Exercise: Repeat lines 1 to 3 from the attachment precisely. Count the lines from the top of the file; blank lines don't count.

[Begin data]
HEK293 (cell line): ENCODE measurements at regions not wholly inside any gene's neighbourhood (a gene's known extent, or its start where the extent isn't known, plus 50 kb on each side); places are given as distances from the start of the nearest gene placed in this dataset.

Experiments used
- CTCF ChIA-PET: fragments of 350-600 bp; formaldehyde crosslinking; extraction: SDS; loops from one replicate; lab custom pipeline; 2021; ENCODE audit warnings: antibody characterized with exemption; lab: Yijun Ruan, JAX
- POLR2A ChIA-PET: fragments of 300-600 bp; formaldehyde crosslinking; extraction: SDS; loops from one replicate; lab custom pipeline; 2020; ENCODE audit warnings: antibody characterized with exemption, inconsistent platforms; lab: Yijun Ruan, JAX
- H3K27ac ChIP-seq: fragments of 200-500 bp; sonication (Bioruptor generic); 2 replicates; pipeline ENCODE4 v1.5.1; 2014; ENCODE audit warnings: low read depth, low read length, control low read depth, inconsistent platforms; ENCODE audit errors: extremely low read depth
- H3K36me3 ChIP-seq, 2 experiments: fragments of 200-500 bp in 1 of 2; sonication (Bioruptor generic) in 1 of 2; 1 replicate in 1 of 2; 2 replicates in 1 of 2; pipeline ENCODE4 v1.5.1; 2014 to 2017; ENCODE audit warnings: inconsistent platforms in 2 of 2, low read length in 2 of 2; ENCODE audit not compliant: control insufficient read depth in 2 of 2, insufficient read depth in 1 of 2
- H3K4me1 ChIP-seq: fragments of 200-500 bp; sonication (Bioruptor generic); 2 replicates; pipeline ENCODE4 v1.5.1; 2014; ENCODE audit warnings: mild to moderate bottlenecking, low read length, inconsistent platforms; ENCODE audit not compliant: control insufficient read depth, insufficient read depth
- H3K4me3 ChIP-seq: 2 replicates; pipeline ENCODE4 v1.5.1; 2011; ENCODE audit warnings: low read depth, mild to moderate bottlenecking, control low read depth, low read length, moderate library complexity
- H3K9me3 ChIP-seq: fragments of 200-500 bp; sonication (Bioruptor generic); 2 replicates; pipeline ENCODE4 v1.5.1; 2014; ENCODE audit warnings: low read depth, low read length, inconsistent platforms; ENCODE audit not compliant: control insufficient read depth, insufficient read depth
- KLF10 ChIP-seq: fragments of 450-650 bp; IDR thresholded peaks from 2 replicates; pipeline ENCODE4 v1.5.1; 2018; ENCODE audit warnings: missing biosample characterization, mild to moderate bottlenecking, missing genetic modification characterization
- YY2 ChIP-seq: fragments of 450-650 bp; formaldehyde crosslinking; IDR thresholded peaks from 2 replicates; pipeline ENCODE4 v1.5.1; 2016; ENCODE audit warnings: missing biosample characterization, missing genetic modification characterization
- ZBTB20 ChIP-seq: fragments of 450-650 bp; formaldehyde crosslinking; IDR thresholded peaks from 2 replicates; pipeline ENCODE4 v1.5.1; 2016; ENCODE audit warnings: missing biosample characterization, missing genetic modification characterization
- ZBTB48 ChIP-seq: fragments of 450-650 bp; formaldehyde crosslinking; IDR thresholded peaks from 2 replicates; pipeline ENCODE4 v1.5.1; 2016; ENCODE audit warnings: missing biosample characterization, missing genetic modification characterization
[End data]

HEK293 (cell line): ENCODE measurements at regions not wholly inside any gene's neighbourhood (a gene's known extent, or its start where the extent isn't known, plus 50 kb on each side); places are given as distances from the start of the nearest gene placed in this dataset.

Experiments used
- CTCF ChIA-PET: fragments of 350-600 bp; formaldehyde crosslinking; extraction: SDS; loops from one replicate; lab custom pipeline; 2021; ENCODE audit warnings: antibody characterized with exemption; lab: Yijun Ruan, JAX